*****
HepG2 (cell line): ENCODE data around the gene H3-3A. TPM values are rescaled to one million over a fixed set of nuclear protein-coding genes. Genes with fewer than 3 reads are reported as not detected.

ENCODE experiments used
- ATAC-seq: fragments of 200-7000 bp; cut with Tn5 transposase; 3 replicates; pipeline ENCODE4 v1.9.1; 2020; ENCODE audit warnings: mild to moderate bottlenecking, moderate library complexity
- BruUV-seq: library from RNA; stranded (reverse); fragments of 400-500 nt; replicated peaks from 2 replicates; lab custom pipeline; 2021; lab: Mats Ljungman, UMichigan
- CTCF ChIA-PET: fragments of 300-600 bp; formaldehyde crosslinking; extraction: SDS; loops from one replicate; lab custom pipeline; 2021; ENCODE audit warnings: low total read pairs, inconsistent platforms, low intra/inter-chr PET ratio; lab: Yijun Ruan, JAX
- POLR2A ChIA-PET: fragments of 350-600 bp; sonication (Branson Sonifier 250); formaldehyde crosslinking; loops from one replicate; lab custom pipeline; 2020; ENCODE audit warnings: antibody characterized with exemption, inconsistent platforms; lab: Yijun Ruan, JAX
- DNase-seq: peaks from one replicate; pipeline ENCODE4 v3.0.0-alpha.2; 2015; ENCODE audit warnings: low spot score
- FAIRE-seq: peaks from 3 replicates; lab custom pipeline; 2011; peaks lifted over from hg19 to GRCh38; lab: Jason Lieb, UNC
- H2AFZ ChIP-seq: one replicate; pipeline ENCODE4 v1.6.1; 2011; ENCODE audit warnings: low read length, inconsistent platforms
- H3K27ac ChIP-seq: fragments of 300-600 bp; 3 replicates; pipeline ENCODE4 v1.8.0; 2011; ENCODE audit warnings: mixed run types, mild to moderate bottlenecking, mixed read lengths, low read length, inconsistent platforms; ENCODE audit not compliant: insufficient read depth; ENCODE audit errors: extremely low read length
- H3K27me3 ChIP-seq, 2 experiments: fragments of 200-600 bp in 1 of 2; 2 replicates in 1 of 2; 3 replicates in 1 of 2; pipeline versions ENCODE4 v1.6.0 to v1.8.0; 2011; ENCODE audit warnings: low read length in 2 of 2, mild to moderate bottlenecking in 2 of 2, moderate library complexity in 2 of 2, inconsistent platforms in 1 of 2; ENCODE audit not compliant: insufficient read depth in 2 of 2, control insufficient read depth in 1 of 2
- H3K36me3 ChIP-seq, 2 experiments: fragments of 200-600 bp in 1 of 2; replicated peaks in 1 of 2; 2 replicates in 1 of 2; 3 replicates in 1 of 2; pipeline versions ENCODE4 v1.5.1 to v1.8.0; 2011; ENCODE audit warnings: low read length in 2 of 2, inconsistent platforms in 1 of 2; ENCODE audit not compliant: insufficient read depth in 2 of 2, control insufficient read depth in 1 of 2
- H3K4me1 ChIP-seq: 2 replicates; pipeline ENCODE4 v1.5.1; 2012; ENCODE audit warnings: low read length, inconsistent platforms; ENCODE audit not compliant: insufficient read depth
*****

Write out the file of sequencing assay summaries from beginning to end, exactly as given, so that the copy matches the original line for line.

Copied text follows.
HepG2 (cell line): ENCODE data around the gene H3-3A. TPM values are rescaled to one million over a fixed set of nuclear protein-coding genes. Genes with fewer than 3 reads are reported as not detected.

ENCODE experiments used
- ATAC-seq: fragments of 200-7000 bp; cut with Tn5 transposase; 3 replicates; pipeline ENCODE4 v1.9.1; 2020; ENCODE audit warnings: mild to moderate bottlenecking, moderate library complexity
- BruUV-seq: library from RNA; stranded (reverse); fragments of 400-500 nt; replicated peaks from 2 replicates; lab custom pipeline; 2021; lab: Mats Ljungman, UMichigan
- CTCF ChIA-PET: fragments of 300-600 bp; formaldehyde crosslinking; extraction: SDS; loops from one replicate; lab custom pipeline; 2021; ENCODE audit warnings: low total read pairs, inconsistent platforms, low intra/inter-chr PET ratio; lab: Yijun Ruan, JAX
- POLR2A ChIA-PET: fragments of 350-600 bp; sonication (Branson Sonifier 250); formaldehyde crosslinking; loops from one replicate; lab custom pipeline; 2020; ENCODE audit warnings: antibody characterized with exemption, inconsistent platforms; lab: Yijun Ruan, JAX
- DNase-seq: peaks from one replicate; pipeline ENCODE4 v3.0.0-alpha.2; 2015; ENCODE audit warnings: low spot score
- FAIRE-seq: peaks from 3 replicates; lab custom pipeline; 2011; peaks lifted over from hg19 to GRCh38; lab: Jason Lieb, UNC
- H2AFZ ChIP-seq: one replicate; pipeline ENCODE4 v1.6.1; 2011; ENCODE audit warnings: low read length, inconsistent platforms
- H3K27ac ChIP-seq: fragments of 300-600 bp; 3 replicates; pipeline ENCODE4 v1.8.0; 2011; ENCODE audit warnings: mixed run types, mild to moderate bottlenecking, mixed read lengths, low read length, inconsistent platforms; ENCODE audit not compliant: insufficient read depth; ENCODE audit errors: extremely low read length
- H3K27me3 ChIP-seq, 2 experiments: fragments of 200-600 bp in 1 of 2; 2 replicates in 1 of 2; 3 replicates in 1 of 2; pipeline versions ENCODE4 v1.6.0 to v1.8.0; 2011; ENCODE audit warnings: low read length in 2 of 2, mild to moderate bottlenecking in 2 of 2, moderate library complexity in 2 of 2, inconsistent platforms in 1 of 2; ENCODE audit not compliant: insufficient read depth in 2 of 2, control insufficient read depth in 1 of 2
- H3K36me3 ChIP-seq, 2 experiments: fragments of 200-600 bp in 1 of 2; replicated peaks in 1 of 2; 2 replicates in 1 of 2; 3 replicates in 1 of 2; pipeline versions ENCODE4 v1.5.1 to v1.8.0; 2011; ENCODE audit warnings: low read length in 2 of 2, inconsistent platforms in 1 of 2; ENCODE audit not compliant: insufficient read depth in 2 of 2, control insufficient read depth in 1 of 2
- H3K4me1 ChIP-seq: 2 replicates; pipeline ENCODE4 v1.5.1; 2012; ENCODE audit warnings: low read length, inconsistent platforms; ENCODE audit not compliant: insufficient read depth